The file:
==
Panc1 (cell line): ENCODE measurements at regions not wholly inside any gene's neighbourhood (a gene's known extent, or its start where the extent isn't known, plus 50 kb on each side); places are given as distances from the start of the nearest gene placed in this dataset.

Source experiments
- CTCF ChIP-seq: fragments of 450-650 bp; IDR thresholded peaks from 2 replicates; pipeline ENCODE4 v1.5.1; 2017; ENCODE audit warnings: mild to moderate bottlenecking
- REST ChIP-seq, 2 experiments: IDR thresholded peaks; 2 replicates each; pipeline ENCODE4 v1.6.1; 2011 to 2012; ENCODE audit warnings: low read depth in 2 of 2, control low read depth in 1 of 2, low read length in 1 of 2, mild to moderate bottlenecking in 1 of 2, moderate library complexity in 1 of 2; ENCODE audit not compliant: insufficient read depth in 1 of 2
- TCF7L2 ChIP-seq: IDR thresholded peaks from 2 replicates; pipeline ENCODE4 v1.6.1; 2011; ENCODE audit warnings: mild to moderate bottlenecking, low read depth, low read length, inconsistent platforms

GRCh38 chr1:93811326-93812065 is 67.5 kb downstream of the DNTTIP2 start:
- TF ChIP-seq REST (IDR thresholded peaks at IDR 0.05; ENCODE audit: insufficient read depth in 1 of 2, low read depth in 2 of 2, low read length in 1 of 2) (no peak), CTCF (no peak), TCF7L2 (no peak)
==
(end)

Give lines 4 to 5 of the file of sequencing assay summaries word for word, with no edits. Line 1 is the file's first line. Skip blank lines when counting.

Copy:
- REST ChIP-seq, 2 experiments: IDR thresholded peaks; 2 replicates each; pipeline ENCODE4 v1.6.1; 2011 to 2012; ENCODE audit warnings: low read depth in 2 of 2, control low read depth in 1 of 2, low read length in 1 of 2, mild to moderate bottlenecking in 1 of 2, moderate library complexity in 1 of 2; ENCODE audit not compliant: insufficient read depth in 1 of 2
- TCF7L2 ChIP-seq: IDR thresholded peaks from 2 replicates; pipeline ENCODE4 v1.6.1; 2011; ENCODE audit warnings: mild to moderate bottlenecking, low read depth, low read length, inconsistent platforms